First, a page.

Mexican American preschoolers fall behind their white counterparts in terms of early language and preliteracy skills, but the social competencies between the two groups are indistinguishable, according to new research from UC Berkeley and UCLA.
The findings illuminate how Mexican American toddlers and preschoolers grow and develop, and in a report published this week in the Maternal Child Health Journal, the researchers caution teachers, pediatricians and other health care providers to “not assume social-emotional delays, even when language or cognitive skills lag somewhat behind.”
The research team – comprised of research pediatricians, psychologists and a sociologist – also suggests that health practitioners might take particular note of social and emotional delays when they do arise with Mexican American children, given the youngsters’ generally robust development.
Today, one in five children in the United States is Latino, and by 2030, the numbers will be one in three. In California, the majority of all births are now of Latino parentage.
The UC pediatricians and child development specialists tracked a nationwide sample of 4,700 children born in 2001 over a three-year period, when they were between ages 2 and 5 and not yet kindergarteners. Two-thirds of these children were of Mexican descent. Just under one-fifth (19 percent) of them had at least one parent of Latino heritage.
The researchers found startling evidence: Mexican American toddlers between ages 2 and 3 displayed language and cognitive skills about eight months behind those of their white peers, whether assessed in English or Spanish. This gap persisted through ages 4 and 5, with Mexican American children entering kindergarten already behind.
But the explanation may not rest with the youngsters, said UCLA pediatrician and assistant clinical professor of pediatrics Alma Guerrero, who co-directed the new study.
“The slight schooling of Mexican-heritage mothers, juggling more young children at home, and weak traditions of reading with one’s child, conspire to suppress early language and cognitive growth,” Guerrero said.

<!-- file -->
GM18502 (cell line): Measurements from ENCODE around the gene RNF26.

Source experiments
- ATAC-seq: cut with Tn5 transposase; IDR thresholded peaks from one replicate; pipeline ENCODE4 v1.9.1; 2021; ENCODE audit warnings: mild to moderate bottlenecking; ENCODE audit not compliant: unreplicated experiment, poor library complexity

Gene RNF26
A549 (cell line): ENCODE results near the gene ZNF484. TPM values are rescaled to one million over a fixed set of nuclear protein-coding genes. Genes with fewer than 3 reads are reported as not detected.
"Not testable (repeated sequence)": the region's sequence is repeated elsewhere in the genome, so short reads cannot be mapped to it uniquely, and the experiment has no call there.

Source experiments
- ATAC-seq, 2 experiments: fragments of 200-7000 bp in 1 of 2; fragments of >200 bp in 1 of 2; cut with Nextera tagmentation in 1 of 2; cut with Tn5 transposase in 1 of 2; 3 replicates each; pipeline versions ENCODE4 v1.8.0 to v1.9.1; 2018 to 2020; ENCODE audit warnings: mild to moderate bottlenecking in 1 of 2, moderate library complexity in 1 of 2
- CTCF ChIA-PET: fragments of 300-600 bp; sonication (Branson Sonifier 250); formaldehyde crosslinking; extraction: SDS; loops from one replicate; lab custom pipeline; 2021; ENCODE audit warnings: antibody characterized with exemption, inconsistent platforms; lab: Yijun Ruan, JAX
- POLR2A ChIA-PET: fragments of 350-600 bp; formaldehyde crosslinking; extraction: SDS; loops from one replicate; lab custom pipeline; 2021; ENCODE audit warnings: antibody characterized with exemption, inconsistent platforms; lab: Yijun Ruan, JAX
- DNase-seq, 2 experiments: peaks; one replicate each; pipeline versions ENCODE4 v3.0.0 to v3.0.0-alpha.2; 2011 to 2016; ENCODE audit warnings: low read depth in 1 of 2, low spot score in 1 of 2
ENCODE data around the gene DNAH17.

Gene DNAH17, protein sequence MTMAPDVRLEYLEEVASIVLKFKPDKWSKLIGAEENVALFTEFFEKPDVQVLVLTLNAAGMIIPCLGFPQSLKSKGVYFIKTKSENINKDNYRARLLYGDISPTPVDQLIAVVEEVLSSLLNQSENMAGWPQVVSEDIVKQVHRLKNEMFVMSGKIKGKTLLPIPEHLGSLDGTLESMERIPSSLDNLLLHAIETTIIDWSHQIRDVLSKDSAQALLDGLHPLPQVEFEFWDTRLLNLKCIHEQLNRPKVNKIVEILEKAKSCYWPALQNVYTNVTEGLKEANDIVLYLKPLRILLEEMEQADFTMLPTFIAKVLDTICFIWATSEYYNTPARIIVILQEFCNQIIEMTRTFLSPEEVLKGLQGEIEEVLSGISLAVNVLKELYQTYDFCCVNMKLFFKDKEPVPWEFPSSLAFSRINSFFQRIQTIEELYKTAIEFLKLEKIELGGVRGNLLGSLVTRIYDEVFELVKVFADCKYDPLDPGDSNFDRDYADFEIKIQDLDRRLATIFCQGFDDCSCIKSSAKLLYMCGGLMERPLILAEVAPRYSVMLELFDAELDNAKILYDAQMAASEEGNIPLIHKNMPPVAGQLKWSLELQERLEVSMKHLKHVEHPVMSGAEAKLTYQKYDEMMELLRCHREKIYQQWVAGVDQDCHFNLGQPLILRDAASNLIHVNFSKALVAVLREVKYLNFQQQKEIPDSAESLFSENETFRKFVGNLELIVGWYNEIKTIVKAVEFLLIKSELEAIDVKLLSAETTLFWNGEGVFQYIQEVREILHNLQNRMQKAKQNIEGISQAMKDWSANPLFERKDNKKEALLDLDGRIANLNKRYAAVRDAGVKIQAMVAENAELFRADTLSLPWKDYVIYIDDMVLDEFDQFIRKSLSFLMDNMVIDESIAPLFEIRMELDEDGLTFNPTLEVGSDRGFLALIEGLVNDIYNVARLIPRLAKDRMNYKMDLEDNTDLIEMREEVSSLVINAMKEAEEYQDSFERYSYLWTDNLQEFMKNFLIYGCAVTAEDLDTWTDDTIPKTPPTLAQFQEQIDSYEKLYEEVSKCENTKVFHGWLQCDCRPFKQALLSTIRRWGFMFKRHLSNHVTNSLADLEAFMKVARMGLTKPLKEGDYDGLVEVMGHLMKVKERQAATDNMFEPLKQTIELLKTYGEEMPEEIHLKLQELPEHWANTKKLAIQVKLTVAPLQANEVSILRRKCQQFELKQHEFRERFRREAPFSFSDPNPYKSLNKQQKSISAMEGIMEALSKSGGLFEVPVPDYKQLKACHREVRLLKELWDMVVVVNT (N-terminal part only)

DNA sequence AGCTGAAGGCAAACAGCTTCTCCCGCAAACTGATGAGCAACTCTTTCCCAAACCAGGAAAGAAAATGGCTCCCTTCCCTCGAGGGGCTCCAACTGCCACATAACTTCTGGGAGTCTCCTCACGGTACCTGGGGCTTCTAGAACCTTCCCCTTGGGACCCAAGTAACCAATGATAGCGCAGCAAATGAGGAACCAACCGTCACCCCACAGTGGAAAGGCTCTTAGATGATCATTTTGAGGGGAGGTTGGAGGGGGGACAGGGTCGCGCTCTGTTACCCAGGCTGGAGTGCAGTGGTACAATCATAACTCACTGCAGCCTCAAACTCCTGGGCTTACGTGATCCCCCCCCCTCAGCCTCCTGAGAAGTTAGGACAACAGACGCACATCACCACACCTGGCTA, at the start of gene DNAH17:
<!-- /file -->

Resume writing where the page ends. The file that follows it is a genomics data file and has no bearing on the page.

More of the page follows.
The researchers found that nearly half of Mexican American and other Latino children were read to once a week or less. Just 14 percent of all white parents read to their children that infrequently. But the researchers noted that Mexican American children’s social strengths may provide helpful scaffolding for more effective interventions on language and cognitive fronts.
“Researchers have long assumed that poor parents display poor parenting,” said UC Berkeley sociologist and study co-author Bruce Fuller. “But we find robust cultural strengths in Mexican American homes when it comes to raising eager and socially mature preschoolers.”
These findings support other recent research based on different data that revealed weak literacy practices, but warm and healthy mothering practices, inside Mexican American homes. Those findings were released in September by the Society for Research in Child Development in a report co-authored by Fuller and sociology professor Claudia Galindo of the University of Maryland.
The newest results also corroborate earlier empirical indications that most Mexican American parents nurture socially agile children – whether judged by their parents or teachers – despite being raised in impoverished households and independent of weak literacy traditions in the home.
“But until now, we have not had such a large national sample of Mexican American children and parents to pin down this claim,” Guerrero said.
Thirty-seven percent of Mexican American families in the sample lived below the federal poverty line, compared with 10 percent of white families. Just 12 percent of all Mexican American households reported earning more than $50,000 per year in 2003 or 2004, compared with 57 percent of white households.
Spanish was the dominant home language in three-fifths of Mexican American families, and 54 percent of the mothers were natives of Mexico.
The UC Berkeley-UCLA study was funded by the Spencer Foundation and UC Berkeley’s Institute of Human Development. Research dissemination work is being funded by the McCormick Foundation.
• To read this news release in Spanish, click here.
• Children of Latino and Asian immigrants at times show more healthy social behavior and stronger engagement in school than later-generation offspring, according to the 2011 book “The Immigrant Paradox in Children and Adolescents.”
• Mexican American mothers report strong prenatal practices and display warm interactions with infants and toddlers, robust births surpass those of middle-class whites, according to a paper co-authored by Fuller in the journal Pediatrics.
• A New York Times story reported that Latino infants lagged behind their white peers in language and cognitive skills while showing no discernible intelligence differences.